Egypt

Egypt held interest rates, putting monetary easing on pause for another month as the coronavirus keeps global markets on edge, Bloomberg News reported. The deposit rate will remain at 8.25% and the lending rate at 9.25%, the central bank’s Monetary Policy Committee said Thursday in a statement. Ten of 13 economists surveyed by Bloomberg had predicted the decision. The second wave of the pandemic and containment steps “continue to weigh on the near-term outlook,” the MPC said.

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Egypt’s central bank has extended two debt relief initiatives for another 6 months which were launched earlier to help companies and tourism firms struggling as a result of the coronavirus’ impact on the economy, Bloomberg News reported. In a statement released on Jan. 3, the regulator said that the move affects companies with bank debt of less than 10 million Egyptian pounds and tourism firms with debts of more than 10 million pounds. The initiative entails removing the names of these firms from blacklists, removes asset restrictions and halts legal action.

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Cleopatra Hospital Group, the biggest Egyptian private hospital operator by number of beds, agreed to buy Alameda Healthcare Group’s assets in the country in one of the largest African health-care transactions this year, Bloomberg News reported. The board of Cleopatra has approved the planned purchase, according to a statement yesterday. Cleopatra plans to partially fund the deal by issuing convertible loan notes to Alameda controlling shareholder Fahad Khater. The deal could value Alameda at about $450 million to $500 million including debt.

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Banque du Caire, one of Egypt’s state-owned banks, was days from announcing its long-anticipated initial public offering in March. Then coronavirus scuttled the plan to float up to a quarter of its shares on the Egyptian Exchange, the Financial Times reported.

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Egypt expects its domestic reforms to spur private investment whether or not it agrees on a non-financial International Monetary Fund program, a decision that will be made “soon,” Planning and Economic Development Minister Hala El-Saeed said, Bloomberg News reported. “Now is the time for the private sector,” said El-Saeed in an interview in London late Monday, while at a U.K.-organized conference to boost investment in Africa.

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Egypt’s government debt surged to around $339 billion in the year to end-December, the central bank said on Tuesday, but economists say the borrowing remains within relatively safe limits, Reuters reported. The government’s foreign debt rose by 16.6 percent to $96.61 billion while domestic debt increased by 20.25 percent to 4.108 trillion Egyptian pounds ($242 billion). Economists say much of the foreign debt is relatively easy to roll over because it is owed to friendly lenders such as Gulf governments or the African Development Bank and the World Bank.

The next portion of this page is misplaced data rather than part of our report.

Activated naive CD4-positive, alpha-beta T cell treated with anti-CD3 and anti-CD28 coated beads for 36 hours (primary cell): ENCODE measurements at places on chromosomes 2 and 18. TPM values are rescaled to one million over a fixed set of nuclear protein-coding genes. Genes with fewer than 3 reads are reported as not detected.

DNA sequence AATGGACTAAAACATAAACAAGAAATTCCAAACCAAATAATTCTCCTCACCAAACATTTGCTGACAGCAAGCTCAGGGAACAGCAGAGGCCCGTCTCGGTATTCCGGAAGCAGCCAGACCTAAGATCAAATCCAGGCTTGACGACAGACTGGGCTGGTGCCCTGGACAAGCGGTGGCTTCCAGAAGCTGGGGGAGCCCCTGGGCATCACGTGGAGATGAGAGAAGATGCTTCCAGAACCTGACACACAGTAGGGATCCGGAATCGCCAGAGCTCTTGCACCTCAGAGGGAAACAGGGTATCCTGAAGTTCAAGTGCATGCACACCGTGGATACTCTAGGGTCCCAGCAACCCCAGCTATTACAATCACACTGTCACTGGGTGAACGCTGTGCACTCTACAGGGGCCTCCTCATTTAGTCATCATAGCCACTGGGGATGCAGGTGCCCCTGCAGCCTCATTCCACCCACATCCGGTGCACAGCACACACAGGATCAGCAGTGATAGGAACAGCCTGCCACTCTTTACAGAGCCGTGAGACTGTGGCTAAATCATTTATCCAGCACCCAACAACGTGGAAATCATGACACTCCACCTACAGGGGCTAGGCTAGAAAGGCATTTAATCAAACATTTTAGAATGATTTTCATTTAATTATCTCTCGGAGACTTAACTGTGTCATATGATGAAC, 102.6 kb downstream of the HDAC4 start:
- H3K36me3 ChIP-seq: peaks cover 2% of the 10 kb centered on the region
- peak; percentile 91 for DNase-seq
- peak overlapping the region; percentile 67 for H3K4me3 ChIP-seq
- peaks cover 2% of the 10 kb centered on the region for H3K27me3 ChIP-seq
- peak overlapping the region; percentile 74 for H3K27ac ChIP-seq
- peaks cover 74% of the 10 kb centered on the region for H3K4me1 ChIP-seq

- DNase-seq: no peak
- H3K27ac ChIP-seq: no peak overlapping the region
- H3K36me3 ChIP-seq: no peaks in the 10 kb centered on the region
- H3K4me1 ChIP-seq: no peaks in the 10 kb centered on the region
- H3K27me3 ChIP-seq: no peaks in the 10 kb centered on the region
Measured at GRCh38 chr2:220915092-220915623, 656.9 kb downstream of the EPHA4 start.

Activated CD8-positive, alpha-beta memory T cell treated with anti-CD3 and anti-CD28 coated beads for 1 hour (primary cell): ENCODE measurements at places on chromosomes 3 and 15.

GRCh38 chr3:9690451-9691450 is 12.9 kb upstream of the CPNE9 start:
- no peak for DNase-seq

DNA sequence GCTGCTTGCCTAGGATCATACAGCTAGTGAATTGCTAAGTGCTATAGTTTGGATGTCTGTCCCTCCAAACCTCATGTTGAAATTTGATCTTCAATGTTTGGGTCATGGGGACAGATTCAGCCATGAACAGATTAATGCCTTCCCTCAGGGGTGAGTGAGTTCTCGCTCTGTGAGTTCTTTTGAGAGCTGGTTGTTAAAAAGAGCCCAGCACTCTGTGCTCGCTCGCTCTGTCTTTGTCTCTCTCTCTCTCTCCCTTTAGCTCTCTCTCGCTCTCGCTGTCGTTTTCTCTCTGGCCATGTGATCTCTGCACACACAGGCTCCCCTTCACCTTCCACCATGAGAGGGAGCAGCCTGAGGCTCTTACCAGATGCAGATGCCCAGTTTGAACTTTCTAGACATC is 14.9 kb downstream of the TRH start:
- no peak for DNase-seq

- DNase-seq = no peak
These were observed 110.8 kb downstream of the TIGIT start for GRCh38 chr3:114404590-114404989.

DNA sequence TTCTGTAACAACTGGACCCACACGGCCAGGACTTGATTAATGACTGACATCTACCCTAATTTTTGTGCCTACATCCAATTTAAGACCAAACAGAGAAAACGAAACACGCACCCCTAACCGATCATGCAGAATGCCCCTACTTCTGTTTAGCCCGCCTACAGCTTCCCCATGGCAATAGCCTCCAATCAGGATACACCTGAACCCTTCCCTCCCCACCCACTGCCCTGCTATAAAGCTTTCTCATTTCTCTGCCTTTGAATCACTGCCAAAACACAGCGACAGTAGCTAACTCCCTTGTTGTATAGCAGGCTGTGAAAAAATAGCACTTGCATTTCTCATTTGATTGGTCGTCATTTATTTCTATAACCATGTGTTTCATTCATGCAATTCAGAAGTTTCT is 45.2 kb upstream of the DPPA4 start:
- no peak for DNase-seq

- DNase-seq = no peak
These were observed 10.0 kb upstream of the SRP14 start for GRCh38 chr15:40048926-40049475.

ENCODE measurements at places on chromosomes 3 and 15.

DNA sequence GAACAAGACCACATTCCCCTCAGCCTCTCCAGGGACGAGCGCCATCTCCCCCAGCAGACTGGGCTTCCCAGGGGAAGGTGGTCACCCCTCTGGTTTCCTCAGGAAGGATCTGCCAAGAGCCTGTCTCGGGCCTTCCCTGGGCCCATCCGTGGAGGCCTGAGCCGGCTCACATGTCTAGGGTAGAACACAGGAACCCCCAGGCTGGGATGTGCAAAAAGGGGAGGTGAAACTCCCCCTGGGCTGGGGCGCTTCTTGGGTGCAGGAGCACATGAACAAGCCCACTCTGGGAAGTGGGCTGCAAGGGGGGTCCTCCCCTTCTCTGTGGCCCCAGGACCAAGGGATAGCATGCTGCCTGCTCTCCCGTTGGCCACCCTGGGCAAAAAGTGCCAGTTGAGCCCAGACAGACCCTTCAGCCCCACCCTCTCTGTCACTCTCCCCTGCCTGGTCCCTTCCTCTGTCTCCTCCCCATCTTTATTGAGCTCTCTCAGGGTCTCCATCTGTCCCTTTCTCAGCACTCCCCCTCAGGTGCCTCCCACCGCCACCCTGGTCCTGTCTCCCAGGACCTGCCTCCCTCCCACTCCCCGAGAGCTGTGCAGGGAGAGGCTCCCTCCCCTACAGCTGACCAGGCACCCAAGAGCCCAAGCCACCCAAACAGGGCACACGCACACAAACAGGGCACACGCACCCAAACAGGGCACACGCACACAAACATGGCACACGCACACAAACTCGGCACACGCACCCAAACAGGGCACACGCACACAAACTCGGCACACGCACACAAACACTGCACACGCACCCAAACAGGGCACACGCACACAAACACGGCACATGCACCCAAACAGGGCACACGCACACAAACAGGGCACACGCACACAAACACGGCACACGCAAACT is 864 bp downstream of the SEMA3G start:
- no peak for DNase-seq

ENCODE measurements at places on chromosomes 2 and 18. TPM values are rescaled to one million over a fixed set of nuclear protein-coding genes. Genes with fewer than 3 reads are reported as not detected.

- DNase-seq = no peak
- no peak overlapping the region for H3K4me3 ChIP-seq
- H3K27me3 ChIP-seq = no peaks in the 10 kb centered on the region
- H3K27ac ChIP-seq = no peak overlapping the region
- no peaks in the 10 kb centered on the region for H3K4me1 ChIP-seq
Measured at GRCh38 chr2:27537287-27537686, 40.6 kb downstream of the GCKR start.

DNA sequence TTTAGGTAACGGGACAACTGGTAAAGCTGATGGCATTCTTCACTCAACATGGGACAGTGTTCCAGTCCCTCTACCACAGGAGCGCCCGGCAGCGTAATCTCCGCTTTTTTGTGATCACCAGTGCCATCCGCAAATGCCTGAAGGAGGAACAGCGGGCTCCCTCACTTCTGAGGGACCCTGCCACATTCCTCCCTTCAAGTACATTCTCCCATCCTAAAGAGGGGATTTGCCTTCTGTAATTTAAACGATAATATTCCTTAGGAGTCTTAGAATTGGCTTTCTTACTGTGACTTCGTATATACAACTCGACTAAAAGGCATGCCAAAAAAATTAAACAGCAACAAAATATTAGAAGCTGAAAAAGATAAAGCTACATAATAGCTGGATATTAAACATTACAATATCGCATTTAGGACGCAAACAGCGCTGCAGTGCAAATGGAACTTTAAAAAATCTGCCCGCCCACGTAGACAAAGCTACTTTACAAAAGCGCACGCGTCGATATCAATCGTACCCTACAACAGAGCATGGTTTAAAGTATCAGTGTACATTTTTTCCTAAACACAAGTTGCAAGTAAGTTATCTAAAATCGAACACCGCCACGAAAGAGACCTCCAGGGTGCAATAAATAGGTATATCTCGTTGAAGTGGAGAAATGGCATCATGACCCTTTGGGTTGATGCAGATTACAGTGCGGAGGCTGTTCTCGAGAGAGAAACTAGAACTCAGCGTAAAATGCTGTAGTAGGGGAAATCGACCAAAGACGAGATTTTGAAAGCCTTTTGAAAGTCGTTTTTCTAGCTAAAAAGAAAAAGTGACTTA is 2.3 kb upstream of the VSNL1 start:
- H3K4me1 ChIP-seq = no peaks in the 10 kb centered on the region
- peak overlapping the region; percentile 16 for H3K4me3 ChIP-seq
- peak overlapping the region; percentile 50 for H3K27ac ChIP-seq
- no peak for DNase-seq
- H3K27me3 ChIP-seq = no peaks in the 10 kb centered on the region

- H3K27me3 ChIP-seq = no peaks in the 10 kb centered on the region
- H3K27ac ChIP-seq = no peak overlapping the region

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Egypt’s EFG Hermes will expand its debt restructuring and securitisation activities next year, the co-head of its investment banking division said. Hermes is advising on four merger and acquisition (M&A) deals expected in the first half of 2019 as well as a major M&A deal in Saudi Arabia’s health sector due to be completed next year, Mostafa Gad told Reuters. Hermes, the Middle East’s largest investment bank, operates in countries including Egypt, the United Arab Emirates, Saudi Arabia, Kuwait, Oman, Pakistan and Jordan, Reuters reported.

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Egypt is considering issuing bonds in currencies other than the euro and the U.S. dollar after launching a roadshow in Asia, Finance Minister Mohamed Maait told Reuters on Saturday, as the government steps up efforts to improve its debt structure, The New York Times reported on a Reuters story.
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Egyptian officials plan to launch Asian and European tours starting in the week after next to market international bonds, which will be offered when the time is right, Finance Minister Mohamed Maait said on Tuesday. Egypt plans to issue Eurobonds worth about $5 billion in the coming months, Reuters reported. “The week after next, we will start promotional tours in the Asian markets, then Europe in preparation for issuing Eurobonds bonds,” Maait said at a business event in Cairo.
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The Egyptian cabinet approved on Wednesday the country's first bankruptcy law, Justice Minister Hossam Abdelrahim said, part of an economic reform drive aimed at encouraging investment, Reuters reported. The law aims to minimise the need for companies or individuals to resort to the courts and will simplify post-bankruptcy procedures, Abdelrahim said, adding that the measure would also abolish imprisonment in cases of bankruptcy. Until now, Egypt has had no specific law on bankruptcy, meaning failed companies have had to go to court on a case-by-case basis.
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